THE WHITETAILED DEER is a truly amazing creature.
In 1900 there were only an estimated 500,000 whitetailed deer scattered throughout North America. Now three times that many inhabit the Edwards Plateau of Texas—alone.
Good management of this resource goes a long way, but the fact is at some level we have managed deer into trouble. There are too many for the carrying capacity of the land in certain regions.
We recently came across an interesting theory by Penn State College of Agricultural Sciences that details a method of deer management hunters can utilize and get behind. It’s called the “Rose Petal Hypothesis.”
“Research in New York found that when a group of female deer were eliminated from a local area, this area had reduced deer densities for three to five years. Picture a dominant female in the center surrounded by her female offspring whose home ranges overlap to some degree with their mother, like the petals of a rose.”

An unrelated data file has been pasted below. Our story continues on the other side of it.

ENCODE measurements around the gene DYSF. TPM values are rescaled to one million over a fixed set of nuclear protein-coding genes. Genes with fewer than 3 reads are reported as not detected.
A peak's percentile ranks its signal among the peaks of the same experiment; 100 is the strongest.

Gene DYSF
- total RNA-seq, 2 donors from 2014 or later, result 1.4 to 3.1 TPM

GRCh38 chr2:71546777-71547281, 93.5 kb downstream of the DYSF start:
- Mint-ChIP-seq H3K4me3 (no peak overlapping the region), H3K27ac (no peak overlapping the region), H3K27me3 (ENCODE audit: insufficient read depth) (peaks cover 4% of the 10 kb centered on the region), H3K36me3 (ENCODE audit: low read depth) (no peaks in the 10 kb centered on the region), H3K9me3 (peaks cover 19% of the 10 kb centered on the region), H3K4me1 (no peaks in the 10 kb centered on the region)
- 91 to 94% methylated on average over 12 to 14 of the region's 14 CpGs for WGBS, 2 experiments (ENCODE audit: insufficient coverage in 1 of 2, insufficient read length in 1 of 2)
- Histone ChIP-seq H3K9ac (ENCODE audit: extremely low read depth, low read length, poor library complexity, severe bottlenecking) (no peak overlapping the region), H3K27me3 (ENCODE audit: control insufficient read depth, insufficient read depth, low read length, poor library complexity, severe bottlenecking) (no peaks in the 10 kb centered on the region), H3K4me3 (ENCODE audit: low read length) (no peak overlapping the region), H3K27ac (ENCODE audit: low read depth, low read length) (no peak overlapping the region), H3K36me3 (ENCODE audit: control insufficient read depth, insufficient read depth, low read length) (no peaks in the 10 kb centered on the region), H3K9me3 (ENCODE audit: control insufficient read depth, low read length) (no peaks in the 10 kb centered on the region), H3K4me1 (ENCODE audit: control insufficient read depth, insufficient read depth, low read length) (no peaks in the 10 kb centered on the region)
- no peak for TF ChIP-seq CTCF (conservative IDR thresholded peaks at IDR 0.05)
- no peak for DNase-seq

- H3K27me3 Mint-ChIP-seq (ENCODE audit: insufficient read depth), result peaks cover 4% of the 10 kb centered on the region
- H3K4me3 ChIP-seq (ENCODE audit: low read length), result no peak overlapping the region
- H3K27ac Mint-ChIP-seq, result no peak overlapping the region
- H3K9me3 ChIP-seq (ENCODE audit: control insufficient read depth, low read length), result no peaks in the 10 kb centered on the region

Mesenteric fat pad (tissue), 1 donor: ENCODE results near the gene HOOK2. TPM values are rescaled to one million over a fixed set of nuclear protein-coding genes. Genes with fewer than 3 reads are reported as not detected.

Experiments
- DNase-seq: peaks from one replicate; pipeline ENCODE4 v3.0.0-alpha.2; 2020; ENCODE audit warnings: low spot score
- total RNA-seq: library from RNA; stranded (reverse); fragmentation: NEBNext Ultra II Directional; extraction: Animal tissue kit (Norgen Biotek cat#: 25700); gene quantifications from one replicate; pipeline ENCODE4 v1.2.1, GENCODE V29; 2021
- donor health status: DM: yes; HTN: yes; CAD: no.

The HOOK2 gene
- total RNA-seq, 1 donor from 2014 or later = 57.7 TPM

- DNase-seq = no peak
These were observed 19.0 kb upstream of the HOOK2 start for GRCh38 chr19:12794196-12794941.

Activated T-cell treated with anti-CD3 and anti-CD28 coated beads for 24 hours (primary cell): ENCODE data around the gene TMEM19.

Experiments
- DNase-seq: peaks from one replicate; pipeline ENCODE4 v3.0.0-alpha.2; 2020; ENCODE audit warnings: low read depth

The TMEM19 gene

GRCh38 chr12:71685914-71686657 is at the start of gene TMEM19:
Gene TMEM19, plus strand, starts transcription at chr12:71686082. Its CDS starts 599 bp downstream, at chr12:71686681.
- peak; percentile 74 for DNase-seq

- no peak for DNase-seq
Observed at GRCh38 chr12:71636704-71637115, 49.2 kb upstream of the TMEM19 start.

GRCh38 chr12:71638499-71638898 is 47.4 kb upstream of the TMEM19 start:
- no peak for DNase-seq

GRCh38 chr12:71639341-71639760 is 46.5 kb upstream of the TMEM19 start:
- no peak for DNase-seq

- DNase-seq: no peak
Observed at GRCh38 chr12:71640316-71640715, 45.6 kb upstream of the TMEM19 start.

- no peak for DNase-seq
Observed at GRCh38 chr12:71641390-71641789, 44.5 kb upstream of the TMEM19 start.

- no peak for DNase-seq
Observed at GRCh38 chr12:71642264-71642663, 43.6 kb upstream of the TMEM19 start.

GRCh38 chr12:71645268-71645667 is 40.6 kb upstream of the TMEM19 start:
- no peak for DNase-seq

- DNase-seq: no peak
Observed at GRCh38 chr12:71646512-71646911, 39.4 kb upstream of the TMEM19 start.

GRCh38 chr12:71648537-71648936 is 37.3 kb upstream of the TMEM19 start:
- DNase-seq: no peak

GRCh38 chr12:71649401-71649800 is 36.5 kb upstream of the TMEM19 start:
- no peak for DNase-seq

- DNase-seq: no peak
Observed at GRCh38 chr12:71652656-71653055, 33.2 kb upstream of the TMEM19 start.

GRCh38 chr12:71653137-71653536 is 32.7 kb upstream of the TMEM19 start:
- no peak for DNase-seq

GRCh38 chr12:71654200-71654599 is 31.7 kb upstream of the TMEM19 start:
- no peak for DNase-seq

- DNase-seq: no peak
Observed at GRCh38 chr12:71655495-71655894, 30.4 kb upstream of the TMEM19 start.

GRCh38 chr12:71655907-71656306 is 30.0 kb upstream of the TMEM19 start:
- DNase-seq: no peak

“If you pluck one or more of these roses off the landscape, you can create an area of low deer density because of the very low female dispersal rate. No new females move into the area to ‘grow’ another rose.”
Plucking a rose means killing deer, and you need to take your does early. Hunters often pass on does to wait on a big buck. However when it comes to managing for actual herd reduction, shooting does is what gets the job done.
Here are some facts to consider when you choose to manage by rifle.
Deer will hit their favorite natural foods before taking to feeders so it’s important to know what those sources are particularly on MLD lands where hunting with rifles is allowed in October.
TF&G Hunting Editor Lou Marullo said a prime example is hunters not taking advantage of the late growing season in the region and focusing on honeysuckle, which fruits in September and October. In some areas, this is an “ice cream food” for deer.